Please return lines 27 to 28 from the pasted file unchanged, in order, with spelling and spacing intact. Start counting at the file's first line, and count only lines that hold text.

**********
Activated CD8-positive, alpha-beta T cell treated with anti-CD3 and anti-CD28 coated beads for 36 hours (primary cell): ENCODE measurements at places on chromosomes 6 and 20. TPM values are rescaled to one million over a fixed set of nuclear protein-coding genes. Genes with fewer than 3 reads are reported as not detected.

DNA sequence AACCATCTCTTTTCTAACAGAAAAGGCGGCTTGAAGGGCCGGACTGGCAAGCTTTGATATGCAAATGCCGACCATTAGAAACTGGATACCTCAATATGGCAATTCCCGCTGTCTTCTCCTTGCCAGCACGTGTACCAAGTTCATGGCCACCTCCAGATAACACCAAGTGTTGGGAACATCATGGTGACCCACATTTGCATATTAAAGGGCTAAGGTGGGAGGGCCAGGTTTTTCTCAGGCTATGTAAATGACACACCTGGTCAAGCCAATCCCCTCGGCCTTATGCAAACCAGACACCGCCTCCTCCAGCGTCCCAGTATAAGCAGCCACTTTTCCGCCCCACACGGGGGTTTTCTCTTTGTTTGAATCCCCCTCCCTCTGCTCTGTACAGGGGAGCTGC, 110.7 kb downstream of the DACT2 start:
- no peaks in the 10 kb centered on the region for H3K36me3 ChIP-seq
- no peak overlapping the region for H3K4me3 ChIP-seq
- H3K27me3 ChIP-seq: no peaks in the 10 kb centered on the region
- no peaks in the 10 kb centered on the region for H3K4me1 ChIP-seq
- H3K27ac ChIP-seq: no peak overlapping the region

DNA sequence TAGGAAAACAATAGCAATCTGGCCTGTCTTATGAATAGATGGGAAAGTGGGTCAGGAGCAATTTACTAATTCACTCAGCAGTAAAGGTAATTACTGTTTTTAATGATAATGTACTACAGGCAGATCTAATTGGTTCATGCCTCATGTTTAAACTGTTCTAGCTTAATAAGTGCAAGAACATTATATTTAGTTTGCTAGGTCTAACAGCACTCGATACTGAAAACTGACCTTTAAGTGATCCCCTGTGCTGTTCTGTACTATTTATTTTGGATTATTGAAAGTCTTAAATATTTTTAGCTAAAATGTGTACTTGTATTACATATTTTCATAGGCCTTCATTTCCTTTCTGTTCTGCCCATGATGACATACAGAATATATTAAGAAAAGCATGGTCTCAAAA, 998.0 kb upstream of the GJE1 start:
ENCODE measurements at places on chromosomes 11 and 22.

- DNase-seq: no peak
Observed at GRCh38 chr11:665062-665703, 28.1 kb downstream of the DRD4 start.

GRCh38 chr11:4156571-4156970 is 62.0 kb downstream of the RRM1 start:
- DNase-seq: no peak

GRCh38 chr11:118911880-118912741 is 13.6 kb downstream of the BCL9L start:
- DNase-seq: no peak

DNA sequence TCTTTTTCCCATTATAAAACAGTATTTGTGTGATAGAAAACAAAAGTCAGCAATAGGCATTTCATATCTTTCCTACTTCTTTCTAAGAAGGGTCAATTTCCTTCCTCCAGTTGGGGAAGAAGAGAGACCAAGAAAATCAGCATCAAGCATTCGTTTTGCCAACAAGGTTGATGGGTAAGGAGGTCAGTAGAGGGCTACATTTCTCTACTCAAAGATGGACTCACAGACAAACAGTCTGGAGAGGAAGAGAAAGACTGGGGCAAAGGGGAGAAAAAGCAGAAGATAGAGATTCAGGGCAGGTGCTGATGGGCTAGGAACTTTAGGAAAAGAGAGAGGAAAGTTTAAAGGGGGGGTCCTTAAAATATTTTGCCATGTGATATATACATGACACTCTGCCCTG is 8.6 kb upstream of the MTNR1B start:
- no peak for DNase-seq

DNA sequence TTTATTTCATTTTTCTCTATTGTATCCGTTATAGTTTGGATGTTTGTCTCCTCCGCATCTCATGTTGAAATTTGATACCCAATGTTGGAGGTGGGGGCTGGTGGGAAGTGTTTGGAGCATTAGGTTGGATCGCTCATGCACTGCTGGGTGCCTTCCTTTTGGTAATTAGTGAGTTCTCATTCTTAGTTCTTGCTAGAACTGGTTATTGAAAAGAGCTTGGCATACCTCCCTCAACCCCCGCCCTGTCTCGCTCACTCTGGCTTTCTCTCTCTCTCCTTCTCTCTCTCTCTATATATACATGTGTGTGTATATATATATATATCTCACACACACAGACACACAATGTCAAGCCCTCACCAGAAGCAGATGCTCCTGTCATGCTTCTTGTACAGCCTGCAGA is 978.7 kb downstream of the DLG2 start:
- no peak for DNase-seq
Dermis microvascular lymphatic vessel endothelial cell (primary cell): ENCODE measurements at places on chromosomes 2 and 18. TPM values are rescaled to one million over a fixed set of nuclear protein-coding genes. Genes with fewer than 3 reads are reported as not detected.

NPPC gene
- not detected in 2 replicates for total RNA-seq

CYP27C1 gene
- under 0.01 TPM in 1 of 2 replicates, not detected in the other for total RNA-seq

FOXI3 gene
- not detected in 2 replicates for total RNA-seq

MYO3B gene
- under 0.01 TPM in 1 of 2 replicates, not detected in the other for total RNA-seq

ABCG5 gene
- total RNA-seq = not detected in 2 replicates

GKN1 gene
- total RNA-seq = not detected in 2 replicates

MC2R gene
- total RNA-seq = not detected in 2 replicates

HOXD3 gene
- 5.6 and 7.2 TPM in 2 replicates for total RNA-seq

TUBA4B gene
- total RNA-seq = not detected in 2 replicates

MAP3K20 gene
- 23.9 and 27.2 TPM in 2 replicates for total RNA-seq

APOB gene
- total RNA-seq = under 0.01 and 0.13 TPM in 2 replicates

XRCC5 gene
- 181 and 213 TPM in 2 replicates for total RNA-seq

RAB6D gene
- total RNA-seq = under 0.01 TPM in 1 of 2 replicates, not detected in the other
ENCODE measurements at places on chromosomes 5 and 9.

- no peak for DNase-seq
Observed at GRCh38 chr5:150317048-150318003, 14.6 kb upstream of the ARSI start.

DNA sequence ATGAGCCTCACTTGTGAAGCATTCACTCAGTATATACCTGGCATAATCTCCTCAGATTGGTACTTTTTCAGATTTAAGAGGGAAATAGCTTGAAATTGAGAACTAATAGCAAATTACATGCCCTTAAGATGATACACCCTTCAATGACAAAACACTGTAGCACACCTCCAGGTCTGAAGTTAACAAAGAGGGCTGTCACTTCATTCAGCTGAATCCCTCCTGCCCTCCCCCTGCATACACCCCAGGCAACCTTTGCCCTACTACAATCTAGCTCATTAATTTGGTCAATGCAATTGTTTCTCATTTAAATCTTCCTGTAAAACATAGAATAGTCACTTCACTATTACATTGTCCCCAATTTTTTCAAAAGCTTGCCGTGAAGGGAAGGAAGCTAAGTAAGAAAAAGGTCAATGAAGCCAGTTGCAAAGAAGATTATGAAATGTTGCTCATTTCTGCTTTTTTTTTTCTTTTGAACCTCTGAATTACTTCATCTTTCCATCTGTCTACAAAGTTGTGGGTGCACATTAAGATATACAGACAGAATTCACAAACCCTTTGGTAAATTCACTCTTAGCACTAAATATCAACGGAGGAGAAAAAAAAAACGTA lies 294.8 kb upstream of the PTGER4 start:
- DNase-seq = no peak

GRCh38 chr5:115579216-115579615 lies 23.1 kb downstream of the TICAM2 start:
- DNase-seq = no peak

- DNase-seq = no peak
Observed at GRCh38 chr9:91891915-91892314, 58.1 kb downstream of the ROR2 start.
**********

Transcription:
MYO3B gene
- under 0.01 TPM in 1 of 2 replicates, not detected in the other for total RNA-seq